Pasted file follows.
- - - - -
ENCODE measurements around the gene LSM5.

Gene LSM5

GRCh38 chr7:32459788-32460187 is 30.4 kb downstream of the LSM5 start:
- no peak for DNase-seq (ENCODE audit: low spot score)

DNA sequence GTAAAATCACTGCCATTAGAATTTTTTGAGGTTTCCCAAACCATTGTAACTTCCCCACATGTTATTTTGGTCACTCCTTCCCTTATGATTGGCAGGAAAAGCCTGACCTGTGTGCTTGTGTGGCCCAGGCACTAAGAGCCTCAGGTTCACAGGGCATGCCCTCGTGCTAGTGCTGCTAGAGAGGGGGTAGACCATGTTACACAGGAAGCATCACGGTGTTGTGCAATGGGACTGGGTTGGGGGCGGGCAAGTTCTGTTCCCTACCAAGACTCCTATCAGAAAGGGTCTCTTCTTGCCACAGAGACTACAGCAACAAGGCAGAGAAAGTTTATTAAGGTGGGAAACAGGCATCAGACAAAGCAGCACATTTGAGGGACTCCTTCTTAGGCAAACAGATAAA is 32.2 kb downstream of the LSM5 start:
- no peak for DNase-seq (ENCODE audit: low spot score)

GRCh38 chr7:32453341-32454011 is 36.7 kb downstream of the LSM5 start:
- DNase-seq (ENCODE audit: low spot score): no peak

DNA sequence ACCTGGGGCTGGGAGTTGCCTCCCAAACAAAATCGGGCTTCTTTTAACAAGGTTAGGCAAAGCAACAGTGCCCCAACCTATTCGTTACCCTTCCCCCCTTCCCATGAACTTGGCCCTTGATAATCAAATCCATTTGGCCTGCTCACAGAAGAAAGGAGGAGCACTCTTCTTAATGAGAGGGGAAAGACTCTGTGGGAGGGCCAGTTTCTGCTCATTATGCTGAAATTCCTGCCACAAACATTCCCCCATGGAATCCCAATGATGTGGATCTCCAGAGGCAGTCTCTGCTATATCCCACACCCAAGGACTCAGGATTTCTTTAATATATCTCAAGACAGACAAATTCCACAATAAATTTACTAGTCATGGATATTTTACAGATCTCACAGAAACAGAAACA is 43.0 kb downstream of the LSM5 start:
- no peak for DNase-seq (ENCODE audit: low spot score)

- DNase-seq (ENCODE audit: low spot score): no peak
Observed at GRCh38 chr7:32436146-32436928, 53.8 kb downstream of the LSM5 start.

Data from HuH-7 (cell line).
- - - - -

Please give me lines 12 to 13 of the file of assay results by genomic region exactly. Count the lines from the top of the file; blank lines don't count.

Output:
Observed at GRCh38 chr7:32436146-32436928, 53.8 kb downstream of the LSM5 start.

Data from HuH-7 (cell line).